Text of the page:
Sunday, January 9, 2011

She'elot U'teshuvot Notorious #1 - The Sword Swallower

As posted in my last installment, I've become the rabbi of choice for a number of people. While I admit to taking most everything in life with laughter, I nonetheless take the rabbinical role seriously when asked to step into it. Probably more she'elot (questions of halacha - literally "the way", referring to normative Jewish practice) have come my way in the brief time that I've become The Notorious R.A.V. than in all my previous career. And I've issued responses (teshuvot) based on my understanding of halacha.

The questions and answers both include more than enough humorous tones, but please don't make the mistake of laughing them off totally...they help to remind us that there is a very real intersection between Jewish values and ethics and real life.  And so, the first published responsum:

The Sword Swallower Faces Pesach

She'elah: Adam the First Real Man (http://www.adamrealman.com/) is a sideshow performer and teacher. Among his acts is the swallowing of swords. He asked: Am I permitted to use the swords that I use year round, or am I required to use different swords on Pesach?  [Note: Permission was granted to use Adam's true identity]



Teshuva:

The following considerations come into play:
  1. The prohibition against leavened products (chametz) on Pesach (Passover) has been extended to require that even utensils used directly or indirectly with leavened products cannot be used on the holiday, unless they can be made kasher through one of a number of means.
  2. For food products to be chametz, they must be such that, at the very least, a dog would eat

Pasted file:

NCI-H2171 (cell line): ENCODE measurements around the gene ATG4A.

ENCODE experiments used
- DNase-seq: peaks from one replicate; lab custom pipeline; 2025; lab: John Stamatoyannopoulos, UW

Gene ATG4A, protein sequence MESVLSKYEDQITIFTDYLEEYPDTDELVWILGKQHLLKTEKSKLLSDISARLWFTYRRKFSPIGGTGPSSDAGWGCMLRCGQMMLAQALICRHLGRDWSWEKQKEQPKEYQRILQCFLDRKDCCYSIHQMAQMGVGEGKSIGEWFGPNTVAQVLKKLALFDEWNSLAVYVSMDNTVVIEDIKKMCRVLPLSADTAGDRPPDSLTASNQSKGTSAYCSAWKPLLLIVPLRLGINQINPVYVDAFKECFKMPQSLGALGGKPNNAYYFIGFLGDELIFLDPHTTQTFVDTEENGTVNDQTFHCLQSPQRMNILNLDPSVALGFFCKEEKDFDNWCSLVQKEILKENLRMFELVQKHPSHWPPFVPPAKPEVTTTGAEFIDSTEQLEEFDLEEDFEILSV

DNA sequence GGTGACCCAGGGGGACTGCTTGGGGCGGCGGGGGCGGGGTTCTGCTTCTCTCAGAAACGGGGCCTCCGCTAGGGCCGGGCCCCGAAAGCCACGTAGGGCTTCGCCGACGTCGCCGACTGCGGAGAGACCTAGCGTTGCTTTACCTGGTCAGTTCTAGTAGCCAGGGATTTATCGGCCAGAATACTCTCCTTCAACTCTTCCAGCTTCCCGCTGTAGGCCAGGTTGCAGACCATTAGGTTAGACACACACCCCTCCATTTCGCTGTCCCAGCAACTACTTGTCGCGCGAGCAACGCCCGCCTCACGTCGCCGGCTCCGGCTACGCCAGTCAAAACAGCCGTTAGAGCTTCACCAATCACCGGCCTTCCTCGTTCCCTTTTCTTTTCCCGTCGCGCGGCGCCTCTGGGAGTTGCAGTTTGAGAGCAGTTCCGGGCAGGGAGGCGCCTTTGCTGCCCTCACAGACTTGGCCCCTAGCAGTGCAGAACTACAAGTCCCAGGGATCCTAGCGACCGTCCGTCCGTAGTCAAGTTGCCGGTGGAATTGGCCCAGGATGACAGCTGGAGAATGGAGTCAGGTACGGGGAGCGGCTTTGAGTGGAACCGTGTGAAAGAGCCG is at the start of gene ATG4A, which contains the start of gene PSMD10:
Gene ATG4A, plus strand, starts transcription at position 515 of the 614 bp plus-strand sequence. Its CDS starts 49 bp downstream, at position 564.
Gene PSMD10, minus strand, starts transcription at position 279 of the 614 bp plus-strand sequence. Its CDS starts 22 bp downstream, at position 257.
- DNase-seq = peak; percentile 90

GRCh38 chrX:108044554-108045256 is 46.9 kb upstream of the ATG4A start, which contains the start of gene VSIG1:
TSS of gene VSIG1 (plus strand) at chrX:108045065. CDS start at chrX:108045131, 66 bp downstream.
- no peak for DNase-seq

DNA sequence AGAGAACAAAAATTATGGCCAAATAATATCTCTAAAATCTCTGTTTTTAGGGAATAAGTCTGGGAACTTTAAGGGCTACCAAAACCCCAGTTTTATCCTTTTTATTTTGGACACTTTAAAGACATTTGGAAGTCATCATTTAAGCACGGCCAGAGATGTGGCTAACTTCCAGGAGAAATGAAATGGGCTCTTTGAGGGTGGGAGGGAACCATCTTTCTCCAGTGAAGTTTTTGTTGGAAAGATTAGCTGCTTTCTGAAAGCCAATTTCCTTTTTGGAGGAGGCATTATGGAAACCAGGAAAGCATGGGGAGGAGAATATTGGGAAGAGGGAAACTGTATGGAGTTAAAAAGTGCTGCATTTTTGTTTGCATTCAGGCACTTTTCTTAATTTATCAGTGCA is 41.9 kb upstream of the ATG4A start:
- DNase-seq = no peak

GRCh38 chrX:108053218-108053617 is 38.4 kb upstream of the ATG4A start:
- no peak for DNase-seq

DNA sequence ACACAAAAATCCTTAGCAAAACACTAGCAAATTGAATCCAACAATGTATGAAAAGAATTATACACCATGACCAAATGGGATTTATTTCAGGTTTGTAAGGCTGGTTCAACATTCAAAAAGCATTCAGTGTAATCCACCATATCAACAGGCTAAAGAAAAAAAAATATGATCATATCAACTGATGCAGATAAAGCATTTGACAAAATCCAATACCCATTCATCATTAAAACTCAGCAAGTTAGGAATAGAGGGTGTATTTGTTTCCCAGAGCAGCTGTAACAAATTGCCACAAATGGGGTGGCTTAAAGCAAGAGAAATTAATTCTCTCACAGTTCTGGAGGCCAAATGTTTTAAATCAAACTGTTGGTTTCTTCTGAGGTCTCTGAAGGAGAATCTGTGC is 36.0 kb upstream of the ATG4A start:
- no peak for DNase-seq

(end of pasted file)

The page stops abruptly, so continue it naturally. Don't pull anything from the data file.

In our current situation, we first define the sword itself as a non-food item, since no dog would consider swallowing or eating it (the same is true of sane humans). And even if the sword itself were to be edible, certainly swallowing it is not derech achila, the way in which food is eaten.

We then look at what the sword comes into contact with. According to Adam, the sword is swallowed, goes through the esophagus and enters the stomach. While it is possible that the sword might touch some partially digested food, I would suggest that it no longer has the status of chametz once it has been swallowed. The swords Adam uses are never used to cut actual foods.

Therefore, as long as the sword is cleaned thoroughly before the morning prior to the first Seder to assure that no residue of partially digested food is on it, the swords may be used on Pesach without any additional preparation.

More responsa to follow...

1 comment:

Dan said...

So some follow up questions:

1) Assume, theoretically, that the swords needed to be kashered. Is Libun Kal acceptable or Libun Gamur required?

2) is the heat from Adam's fire-eating hot enough for either kind of libun? it would certainly lead to a never-before seen act.